From April through August, 1991 Linus Torvalds, a 21-year-old student at the University of Helsinki in Finland, wrote the Linux kernel. This was the origin of a software development project that brought the open-source movement into the mainstream. Torvalds started with a task switcher in Intel 80386 assembly language and a terminal driver. Then, on August 26, 1991, he posted the following to comp.os.minix, a newsgroup on Usenet:
"Hello everybody out there using minix-
"I'm doing a (free) operating system (just a hobby, won't be big and professional like gnu) for 386(486) AT clones. This has been brewing since April, and is starting to get ready. I'd like any feedback on things people like/dislike in minix, as my OS resembles it somewhat (same physical layout of the file-system (due to practical reasons) among other things).
"I've currently ported bash(1.08) and gcc(1.40), and things seem to work. This implies that I'll get something practical within a few months, and I'd like to know what features most people would want. Any suggestions are welcome, but I won't promise I'll implement them :-)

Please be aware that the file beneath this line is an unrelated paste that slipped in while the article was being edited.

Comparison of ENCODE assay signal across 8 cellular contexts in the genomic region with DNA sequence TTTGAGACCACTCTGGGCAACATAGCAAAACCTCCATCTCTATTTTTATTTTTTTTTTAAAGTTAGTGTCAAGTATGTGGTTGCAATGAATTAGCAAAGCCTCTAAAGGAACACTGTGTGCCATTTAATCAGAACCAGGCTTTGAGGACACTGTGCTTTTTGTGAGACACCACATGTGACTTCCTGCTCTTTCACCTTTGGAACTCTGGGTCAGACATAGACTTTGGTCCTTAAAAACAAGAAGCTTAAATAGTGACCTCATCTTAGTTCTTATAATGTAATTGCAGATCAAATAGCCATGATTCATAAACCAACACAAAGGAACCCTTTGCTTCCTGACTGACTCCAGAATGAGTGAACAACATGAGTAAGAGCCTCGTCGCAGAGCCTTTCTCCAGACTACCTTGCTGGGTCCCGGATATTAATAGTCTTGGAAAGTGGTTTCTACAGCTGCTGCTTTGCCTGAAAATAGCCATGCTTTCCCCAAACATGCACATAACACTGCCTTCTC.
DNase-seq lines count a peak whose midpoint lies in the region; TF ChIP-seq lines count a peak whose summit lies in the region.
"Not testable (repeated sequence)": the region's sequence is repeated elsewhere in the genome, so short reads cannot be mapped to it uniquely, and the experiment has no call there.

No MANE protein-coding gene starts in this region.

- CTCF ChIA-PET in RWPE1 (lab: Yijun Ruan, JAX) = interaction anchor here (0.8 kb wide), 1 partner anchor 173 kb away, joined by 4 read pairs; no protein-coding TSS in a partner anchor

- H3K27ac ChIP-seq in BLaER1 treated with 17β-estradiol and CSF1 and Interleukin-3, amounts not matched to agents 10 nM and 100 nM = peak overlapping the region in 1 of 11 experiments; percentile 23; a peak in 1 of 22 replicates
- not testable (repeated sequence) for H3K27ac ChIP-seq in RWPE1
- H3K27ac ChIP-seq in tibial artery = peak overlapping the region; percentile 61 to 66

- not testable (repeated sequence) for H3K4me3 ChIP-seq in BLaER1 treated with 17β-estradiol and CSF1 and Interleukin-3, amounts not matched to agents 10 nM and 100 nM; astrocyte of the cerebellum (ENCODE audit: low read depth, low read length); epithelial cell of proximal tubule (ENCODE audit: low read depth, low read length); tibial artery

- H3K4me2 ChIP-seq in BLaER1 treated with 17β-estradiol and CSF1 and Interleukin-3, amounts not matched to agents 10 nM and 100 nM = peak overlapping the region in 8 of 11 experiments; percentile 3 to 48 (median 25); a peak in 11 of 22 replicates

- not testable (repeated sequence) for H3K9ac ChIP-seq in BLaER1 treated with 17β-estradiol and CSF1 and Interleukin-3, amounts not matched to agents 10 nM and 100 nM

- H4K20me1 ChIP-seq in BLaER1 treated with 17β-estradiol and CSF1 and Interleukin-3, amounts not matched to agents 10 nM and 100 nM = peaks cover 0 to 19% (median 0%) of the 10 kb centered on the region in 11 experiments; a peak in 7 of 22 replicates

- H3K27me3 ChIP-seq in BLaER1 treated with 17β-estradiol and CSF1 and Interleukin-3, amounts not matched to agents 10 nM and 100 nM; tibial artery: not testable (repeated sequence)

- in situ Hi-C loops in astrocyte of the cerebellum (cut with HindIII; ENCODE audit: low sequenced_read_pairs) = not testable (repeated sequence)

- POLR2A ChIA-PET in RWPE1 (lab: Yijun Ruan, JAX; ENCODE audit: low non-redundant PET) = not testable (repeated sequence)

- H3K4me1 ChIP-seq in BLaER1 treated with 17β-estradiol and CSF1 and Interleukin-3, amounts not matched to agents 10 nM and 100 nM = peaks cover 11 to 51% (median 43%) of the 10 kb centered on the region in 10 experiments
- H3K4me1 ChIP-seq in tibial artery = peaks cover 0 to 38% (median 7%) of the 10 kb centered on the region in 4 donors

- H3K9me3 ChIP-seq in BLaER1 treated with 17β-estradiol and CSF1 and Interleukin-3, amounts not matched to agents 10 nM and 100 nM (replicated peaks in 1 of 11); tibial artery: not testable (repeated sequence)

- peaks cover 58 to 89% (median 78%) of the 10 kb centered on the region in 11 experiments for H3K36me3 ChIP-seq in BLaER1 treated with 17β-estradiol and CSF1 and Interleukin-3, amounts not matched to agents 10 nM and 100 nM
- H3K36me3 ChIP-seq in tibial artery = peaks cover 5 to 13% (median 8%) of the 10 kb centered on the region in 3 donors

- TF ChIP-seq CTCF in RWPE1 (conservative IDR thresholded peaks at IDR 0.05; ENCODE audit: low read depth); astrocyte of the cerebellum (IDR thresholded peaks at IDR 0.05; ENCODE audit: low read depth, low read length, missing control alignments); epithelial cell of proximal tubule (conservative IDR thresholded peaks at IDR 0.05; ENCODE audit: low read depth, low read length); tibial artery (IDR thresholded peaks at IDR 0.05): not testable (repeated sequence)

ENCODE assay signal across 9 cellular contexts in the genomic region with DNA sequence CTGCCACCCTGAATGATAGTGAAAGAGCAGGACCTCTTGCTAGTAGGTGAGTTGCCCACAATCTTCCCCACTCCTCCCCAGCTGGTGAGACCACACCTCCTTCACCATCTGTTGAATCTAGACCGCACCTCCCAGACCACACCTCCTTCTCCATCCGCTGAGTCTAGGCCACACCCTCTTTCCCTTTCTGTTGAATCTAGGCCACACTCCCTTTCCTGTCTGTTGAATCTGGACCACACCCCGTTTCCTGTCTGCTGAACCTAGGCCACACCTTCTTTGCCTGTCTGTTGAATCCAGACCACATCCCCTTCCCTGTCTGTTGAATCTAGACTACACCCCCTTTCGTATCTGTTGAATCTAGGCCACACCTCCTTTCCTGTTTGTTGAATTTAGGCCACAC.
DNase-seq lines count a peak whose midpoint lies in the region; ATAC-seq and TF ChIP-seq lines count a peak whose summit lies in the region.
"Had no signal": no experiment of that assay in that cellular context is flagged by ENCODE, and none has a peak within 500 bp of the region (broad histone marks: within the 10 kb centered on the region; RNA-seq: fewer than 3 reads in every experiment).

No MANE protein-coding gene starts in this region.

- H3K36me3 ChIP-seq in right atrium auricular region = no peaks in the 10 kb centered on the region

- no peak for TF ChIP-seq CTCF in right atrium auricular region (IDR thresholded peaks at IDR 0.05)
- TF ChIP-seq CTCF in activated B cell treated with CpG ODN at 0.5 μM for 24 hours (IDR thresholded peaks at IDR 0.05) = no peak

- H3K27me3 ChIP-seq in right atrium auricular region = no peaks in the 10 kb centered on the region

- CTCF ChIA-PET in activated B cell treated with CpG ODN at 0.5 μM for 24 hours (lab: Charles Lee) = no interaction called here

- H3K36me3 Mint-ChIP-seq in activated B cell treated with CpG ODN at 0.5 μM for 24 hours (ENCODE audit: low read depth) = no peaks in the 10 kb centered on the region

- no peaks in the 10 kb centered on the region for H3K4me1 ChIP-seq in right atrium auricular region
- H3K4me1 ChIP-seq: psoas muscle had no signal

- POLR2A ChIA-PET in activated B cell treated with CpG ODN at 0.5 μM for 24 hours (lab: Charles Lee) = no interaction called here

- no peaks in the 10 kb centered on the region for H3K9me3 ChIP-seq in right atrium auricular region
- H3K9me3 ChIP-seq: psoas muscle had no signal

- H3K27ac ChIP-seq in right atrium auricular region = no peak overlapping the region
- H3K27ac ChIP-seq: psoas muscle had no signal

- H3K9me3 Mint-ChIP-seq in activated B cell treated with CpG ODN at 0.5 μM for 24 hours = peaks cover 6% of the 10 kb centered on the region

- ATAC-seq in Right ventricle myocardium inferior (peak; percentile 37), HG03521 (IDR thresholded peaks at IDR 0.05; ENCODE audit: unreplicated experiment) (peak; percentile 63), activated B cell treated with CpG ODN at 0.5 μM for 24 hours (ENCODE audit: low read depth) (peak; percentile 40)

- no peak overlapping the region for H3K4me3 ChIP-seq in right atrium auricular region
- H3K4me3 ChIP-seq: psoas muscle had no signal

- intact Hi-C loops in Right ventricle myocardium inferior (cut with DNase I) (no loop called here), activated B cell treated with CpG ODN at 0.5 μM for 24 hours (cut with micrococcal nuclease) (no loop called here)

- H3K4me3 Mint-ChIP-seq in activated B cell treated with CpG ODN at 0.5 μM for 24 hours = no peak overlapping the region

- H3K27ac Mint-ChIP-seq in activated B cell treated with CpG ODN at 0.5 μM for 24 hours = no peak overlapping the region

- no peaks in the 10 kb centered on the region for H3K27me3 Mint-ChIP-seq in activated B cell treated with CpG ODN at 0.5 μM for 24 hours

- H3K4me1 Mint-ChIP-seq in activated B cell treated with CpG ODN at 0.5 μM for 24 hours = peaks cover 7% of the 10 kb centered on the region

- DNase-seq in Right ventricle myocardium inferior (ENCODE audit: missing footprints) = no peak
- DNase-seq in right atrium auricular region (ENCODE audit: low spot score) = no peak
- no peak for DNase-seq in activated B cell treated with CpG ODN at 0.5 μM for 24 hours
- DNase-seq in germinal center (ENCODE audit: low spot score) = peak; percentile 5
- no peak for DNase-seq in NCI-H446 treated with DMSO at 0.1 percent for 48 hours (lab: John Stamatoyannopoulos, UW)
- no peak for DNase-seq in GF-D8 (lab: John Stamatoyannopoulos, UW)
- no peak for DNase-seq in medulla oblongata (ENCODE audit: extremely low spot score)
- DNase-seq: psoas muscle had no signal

Linus ([email protected])
"PS. Yes - it's free of any minix code, and it has a multi-threaded fs. It is NOT protable (uses 386 task switching etc), and it probably never will support anything other than AT-harddisks, as that's all I have :-(."
After that, many people contributed code to the project. By September 1991, Linux version 0.01 was released. It had 10,239 lines of code.